[llvm-dev] Where and how to report an optimisation issue that doesn't cause a crash
David Blaikie via llvm-dev
llvm-dev at lists.llvm.org
Fri Oct 25 15:45:16 PDT 2019
Baseline: No compiler produces optimal code in all cases - it's too
expensive. They'll all have some tradeoffs, some more reasonable than
others, some more intentional than others. I don't know where this
particular situation lies (whether it's a reasonable tradeoff of compiler
complexity, or an accidental one that might still be a reasonable tradeoff
of compiler engineer time (other things more important than this particular
On Fri, Oct 25, 2019 at 1:02 AM אלכס לופ' <alex_lop at walla.com> wrote:
> Could be... But the wierd thing here is if I change the array to be of
> size 256 and the index to be 'unsigned char', seems like there is no way to
> access the 'size' field throught "y->ptr[index]" (in your example) but
> clang still performs the re-read: https://godbolt.org/z/ahlGHY
Yup - I guess LLVM doesn't track/use the upper bound of the index here,
even if it uses the lower bound. (as demonstrated by the reordering
enabling the optimization)
> It looks like clang sees an alias between "int ptr" and "int size"...
> maybe because they are both "int"? Because changing the type of size to
> char/short/long eliminates the re-read: https://godbolt.org/z/4kr1oo
That's somewhat interesting - hmm, I'd assumed we didn't use strict
aliasing by default, but perhaps we do. You can try compiling with
-fno-strict-aliasing to disable type based alias analysis & see that the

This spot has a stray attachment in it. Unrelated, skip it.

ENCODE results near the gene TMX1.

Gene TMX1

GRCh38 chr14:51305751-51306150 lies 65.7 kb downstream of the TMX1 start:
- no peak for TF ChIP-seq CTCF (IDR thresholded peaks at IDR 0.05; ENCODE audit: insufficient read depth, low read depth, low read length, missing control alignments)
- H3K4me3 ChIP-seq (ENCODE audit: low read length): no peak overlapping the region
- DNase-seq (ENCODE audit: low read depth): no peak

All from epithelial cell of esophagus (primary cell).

type change doesn't fix the issue then.
> Interesting and confusing at the same time. Can it be related to the
> standard definition of (non)aliasing as this answer suggests:
> https://stackoverflow.com/a/58550055/5218277 ?
Yeah, guess so - once you change the type, type based alias analysis proves
the pointer produced by the index arithmetic can't alias the non-int
member. (with -fno-strict-aliasing changing the type does not remove the
extra load even when the type is different)
> On the other hand, placing the "int size" (as you mentioned) before "int
> ptr" also eliminates the re-reads: https://godbolt.org/z/kpB74m
> ב אוק׳ 25, 2019 0:44, David Blaikie כתב:
> Here's a simpler version which I believe still captures the essence of the
> issue: https://godbolt.org/z/BUoLq1
> Yep, looks like GCC manages this optimization and Clang does not - the
> runtime bound on the array is stopping clang from going further here
> (perhaps that's intentional - maybe to allow the array indexed store to
> possibly exceed the bounds of the array and assign to 'size' that comes
> after it - UB, but I don't know just how far non-strict aliasing goes)
> Yeah, looks like it might be something like that ^ if you change the index
> to be unsigned, and reorder the members so 'size' comes before the array
> (so indexing into the array can't alias 'size'), you do get:
> https://godbolt.org/z/Ax62Fv which avoids reloading size after the
> assignment to the array.
> On Thu, Oct 24, 2019 at 12:53 PM אלכס לופ' <alex_lop at walla.com>
> Hi David,
> Thanks for your reply. The fact that
> "queue_ptr->queue[queue_ptr->wr_idx++]" could be somewhere in the object
> pointed by "queue_ptr" came to my mind too.
> I also added this in the stackoverflow question at the bottom.
> In such case, I assumed, that if I change the struct "queue_t" to have an
> array of "event_t" instead of just pointer to "event_t", like this:
> typedef struct
> event_t queue; // changed from pointer to array with max size
> size_t size;
> uint16_t num_of_items;
> uint8_t rd_idx;
> uint8_t wr_idx;
> } queue_t;
> there would be no valid way (without breaking the C standard definitions) that "queue_ptr->queue[queue_ptr->wr_idx++]" ends up somewhere inside "*queue_ptr", right?
> However the generated assembly code still contained the same re-reads...
> Any idea why would this happen even with the new "queue_t" struct definition?
> I can easily reproduce it and provide any additional data which can be gathered during the compilation process, if it helps.
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